Homeopathy

Homeopathy: A system of therapy based on the concept that disease can be treated with drugs (in minute doses) thought capable of producing the same symptoms in healthy people as the disease itself.

Homeopathy was invented by the German physician Samuel Hahnemann (1755-1843) in the late 18th and early 19th centuries. It was both refined and popularized by the American physician James Tyler Kent. Homeopathy is based on the theory that each naturally occurring element, plant, and mineral compound will, when ingested or applied, result in certain symptoms. Hahnemann believed that, by diluting these substances in a standardized manner, one could reach the true essence of that substance. Hahnemann described this process of dilution as "potentizing" (German: "potenziert") the substance. These dilute amounts could then be used to treat the very symptoms they were known to produce.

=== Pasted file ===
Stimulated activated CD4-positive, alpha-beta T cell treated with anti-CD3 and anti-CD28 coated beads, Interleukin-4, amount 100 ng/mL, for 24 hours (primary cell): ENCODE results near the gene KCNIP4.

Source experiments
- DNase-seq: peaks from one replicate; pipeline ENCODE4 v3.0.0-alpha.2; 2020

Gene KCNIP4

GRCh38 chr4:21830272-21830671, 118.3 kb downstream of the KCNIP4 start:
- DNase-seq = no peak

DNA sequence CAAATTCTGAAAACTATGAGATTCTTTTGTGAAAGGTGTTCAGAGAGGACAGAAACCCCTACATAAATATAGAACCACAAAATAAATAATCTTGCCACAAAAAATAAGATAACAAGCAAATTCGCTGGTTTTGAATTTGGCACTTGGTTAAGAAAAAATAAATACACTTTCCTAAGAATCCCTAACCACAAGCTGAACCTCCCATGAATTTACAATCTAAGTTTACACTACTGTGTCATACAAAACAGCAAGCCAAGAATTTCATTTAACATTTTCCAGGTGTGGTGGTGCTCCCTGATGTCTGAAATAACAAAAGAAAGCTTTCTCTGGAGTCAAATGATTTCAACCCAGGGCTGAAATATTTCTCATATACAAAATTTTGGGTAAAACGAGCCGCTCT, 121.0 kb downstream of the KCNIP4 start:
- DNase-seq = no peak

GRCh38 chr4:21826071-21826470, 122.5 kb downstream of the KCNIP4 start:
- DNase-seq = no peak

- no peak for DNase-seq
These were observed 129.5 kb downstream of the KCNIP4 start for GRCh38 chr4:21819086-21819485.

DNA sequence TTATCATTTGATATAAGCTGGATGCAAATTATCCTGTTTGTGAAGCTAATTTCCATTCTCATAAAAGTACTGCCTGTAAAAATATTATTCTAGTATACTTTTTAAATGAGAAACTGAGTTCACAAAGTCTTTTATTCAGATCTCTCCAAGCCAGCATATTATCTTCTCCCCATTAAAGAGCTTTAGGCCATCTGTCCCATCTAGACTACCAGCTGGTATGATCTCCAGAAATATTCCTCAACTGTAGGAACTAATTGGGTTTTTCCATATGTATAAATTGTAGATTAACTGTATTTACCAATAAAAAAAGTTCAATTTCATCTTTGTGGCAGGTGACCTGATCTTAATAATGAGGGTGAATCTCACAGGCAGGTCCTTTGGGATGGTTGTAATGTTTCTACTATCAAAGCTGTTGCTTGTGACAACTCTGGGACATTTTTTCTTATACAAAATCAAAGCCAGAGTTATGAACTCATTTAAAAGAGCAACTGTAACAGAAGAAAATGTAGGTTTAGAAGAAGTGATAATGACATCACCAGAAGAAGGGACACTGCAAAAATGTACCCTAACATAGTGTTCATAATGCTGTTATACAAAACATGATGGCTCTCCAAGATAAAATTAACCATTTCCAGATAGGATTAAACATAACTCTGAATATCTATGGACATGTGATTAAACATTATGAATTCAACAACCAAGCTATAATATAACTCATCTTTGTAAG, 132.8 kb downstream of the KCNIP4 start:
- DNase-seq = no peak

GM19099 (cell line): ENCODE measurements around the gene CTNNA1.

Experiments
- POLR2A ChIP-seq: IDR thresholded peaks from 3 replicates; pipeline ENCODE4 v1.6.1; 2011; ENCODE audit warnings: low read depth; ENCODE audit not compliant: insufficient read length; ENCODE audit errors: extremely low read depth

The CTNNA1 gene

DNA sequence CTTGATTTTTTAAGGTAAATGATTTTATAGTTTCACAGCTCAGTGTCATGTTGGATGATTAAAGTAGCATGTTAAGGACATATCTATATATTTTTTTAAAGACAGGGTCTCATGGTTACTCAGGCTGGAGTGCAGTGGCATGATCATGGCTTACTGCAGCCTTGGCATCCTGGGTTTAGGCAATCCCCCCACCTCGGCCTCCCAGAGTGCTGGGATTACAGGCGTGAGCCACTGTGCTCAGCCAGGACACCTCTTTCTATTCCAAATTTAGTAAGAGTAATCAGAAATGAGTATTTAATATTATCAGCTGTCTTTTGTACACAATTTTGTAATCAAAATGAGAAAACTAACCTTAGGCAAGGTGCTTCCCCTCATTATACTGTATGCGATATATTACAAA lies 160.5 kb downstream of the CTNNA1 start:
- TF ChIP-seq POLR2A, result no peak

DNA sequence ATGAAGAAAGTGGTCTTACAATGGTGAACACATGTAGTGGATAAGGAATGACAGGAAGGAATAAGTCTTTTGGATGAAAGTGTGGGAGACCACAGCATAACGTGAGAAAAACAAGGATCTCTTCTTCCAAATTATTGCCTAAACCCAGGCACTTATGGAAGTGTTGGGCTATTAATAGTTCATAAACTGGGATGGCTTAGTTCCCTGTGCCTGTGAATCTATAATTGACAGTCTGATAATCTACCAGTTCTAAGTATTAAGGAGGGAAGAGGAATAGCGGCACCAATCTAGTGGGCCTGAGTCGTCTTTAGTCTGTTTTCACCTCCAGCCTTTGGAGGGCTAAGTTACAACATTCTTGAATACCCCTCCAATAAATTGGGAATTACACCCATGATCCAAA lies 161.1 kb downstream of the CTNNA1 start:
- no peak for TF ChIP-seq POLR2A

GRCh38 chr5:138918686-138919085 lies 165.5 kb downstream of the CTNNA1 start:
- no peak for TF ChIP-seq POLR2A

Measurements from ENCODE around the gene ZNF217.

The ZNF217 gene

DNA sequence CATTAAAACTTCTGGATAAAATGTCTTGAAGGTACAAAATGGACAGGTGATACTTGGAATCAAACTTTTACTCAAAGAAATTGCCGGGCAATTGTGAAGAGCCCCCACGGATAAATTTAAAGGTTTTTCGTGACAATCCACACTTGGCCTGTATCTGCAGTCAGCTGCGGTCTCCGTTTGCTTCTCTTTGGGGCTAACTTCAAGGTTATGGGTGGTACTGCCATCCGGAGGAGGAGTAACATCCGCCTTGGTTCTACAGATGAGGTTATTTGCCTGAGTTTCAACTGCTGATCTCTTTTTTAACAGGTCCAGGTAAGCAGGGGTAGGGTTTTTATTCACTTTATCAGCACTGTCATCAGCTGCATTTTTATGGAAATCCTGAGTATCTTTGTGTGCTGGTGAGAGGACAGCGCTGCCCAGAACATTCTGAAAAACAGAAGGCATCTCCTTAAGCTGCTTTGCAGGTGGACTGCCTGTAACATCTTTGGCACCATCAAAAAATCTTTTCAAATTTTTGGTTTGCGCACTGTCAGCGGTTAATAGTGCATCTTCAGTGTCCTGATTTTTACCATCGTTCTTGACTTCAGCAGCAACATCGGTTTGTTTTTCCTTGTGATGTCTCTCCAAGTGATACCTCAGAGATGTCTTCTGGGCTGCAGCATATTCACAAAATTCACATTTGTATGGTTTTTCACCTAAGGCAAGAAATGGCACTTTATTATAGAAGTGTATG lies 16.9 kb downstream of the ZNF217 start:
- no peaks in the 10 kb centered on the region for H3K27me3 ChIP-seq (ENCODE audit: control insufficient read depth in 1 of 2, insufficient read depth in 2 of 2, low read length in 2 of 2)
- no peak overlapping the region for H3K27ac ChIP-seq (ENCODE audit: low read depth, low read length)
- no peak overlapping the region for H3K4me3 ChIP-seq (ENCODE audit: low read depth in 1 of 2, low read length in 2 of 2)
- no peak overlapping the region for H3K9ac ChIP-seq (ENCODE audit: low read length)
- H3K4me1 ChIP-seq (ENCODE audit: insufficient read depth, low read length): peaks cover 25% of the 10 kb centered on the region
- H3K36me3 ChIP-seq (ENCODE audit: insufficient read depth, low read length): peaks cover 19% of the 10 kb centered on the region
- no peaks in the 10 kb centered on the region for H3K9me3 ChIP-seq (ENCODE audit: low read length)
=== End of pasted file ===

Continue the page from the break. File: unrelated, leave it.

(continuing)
Hahnemann and his students approached their treatments in a holistic way, meaning that the whole of the body and spirit is dealt with, not just the localised disease. Hahnemann himself spent extended periods of time with his patients, asking them questions that dealt not only with their particular symptoms or illness, but also with the details of their daily lives. It is also suggested that the gentle approach of homeopathy was a reaction to the violent forms of medicine of the day, which included techniques such as bleeding.

According to homeopathy, symptoms are the body's way of fighting disease. Homeopathy teaches that symptoms are to be encouraged, by prescribing a "remedy" in minuscule doses that in large doses would produce the same symptoms seen in the patient. These remedies are meant to stimulate the immune system, helping to cure the illness, according to homeopathy.